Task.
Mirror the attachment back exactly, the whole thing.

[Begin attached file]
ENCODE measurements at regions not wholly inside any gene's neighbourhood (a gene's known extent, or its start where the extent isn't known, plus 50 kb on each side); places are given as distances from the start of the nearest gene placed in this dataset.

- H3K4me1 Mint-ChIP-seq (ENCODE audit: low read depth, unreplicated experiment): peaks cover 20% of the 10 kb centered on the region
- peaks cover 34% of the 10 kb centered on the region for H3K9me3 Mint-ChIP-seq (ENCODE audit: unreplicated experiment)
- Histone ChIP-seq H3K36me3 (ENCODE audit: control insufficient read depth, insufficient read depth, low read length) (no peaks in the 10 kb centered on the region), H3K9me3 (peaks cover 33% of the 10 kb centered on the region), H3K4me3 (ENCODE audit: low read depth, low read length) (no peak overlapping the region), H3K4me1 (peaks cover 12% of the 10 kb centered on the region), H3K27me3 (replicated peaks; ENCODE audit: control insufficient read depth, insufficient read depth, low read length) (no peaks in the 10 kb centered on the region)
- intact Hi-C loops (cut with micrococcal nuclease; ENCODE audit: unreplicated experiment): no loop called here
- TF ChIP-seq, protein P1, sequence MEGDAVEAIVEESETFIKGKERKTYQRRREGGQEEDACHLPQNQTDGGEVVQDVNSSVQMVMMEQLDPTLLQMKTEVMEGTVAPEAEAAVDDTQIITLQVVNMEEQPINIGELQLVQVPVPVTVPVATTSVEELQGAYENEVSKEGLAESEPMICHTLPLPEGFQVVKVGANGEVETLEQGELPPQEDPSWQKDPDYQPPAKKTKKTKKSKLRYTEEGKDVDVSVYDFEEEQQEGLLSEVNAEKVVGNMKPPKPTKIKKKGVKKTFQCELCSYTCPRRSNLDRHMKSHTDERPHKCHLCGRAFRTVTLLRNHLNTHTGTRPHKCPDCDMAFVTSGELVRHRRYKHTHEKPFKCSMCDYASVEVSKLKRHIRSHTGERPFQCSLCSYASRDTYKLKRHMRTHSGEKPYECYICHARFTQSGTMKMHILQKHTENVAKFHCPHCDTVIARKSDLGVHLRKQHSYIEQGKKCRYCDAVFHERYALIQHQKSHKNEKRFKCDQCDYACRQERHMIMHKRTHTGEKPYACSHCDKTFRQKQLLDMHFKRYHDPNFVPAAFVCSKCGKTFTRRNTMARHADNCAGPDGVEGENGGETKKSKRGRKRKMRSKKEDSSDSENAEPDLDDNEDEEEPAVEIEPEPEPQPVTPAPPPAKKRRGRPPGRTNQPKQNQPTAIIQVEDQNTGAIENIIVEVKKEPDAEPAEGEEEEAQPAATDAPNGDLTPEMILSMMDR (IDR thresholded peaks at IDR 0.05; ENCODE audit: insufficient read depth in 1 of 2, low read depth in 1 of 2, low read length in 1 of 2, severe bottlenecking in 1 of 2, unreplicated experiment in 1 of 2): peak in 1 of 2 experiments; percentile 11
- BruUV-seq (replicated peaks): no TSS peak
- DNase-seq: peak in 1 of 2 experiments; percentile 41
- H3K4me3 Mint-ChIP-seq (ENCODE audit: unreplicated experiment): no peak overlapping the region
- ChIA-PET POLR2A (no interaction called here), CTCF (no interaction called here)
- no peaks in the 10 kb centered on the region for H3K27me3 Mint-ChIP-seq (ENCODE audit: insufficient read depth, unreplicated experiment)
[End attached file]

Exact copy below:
ENCODE measurements at regions not wholly inside any gene's neighbourhood (a gene's known extent, or its start where the extent isn't known, plus 50 kb on each side); places are given as distances from the start of the nearest gene placed in this dataset.

- H3K4me1 Mint-ChIP-seq (ENCODE audit: low read depth, unreplicated experiment): peaks cover 20% of the 10 kb centered on the region
- peaks cover 34% of the 10 kb centered on the region for H3K9me3 Mint-ChIP-seq (ENCODE audit: unreplicated experiment)
- Histone ChIP-seq H3K36me3 (ENCODE audit: control insufficient read depth, insufficient read depth, low read length) (no peaks in the 10 kb centered on the region), H3K9me3 (peaks cover 33% of the 10 kb centered on the region), H3K4me3 (ENCODE audit: low read depth, low read length) (no peak overlapping the region), H3K4me1 (peaks cover 12% of the 10 kb centered on the region), H3K27me3 (replicated peaks; ENCODE audit: control insufficient read depth, insufficient read depth, low read length) (no peaks in the 10 kb centered on the region)
- intact Hi-C loops (cut with micrococcal nuclease; ENCODE audit: unreplicated experiment): no loop called here
- TF ChIP-seq, protein P1, sequence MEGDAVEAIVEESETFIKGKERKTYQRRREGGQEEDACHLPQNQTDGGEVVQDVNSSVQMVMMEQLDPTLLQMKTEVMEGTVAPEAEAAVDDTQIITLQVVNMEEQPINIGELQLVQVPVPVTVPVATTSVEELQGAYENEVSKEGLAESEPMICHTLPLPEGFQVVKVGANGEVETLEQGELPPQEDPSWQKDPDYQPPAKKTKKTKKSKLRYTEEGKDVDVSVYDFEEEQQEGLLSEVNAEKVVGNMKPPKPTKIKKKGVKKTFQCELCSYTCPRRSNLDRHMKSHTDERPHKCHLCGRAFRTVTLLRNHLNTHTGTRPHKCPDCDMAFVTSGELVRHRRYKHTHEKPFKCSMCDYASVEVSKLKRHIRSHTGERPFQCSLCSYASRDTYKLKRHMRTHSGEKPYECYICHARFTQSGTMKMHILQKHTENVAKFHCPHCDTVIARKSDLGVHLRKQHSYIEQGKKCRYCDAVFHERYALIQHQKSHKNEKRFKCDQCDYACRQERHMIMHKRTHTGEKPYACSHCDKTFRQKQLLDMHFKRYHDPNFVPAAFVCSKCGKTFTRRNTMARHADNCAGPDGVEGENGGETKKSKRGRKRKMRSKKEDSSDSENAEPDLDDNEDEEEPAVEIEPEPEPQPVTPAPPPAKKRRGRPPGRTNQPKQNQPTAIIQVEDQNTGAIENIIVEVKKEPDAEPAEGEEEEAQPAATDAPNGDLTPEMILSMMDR (IDR thresholded peaks at IDR 0.05; ENCODE audit: insufficient read depth in 1 of 2, low read depth in 1 of 2, low read length in 1 of 2, severe bottlenecking in 1 of 2, unreplicated experiment in 1 of 2): peak in 1 of 2 experiments; percentile 11
- BruUV-seq (replicated peaks): no TSS peak
- DNase-seq: peak in 1 of 2 experiments; percentile 41
- H3K4me3 Mint-ChIP-seq (ENCODE audit: unreplicated experiment): no peak overlapping the region
- ChIA-PET POLR2A (no interaction called here), CTCF (no interaction called here)
- no peaks in the 10 kb centered on the region for H3K27me3 Mint-ChIP-seq (ENCODE audit: insufficient read depth, unreplicated experiment)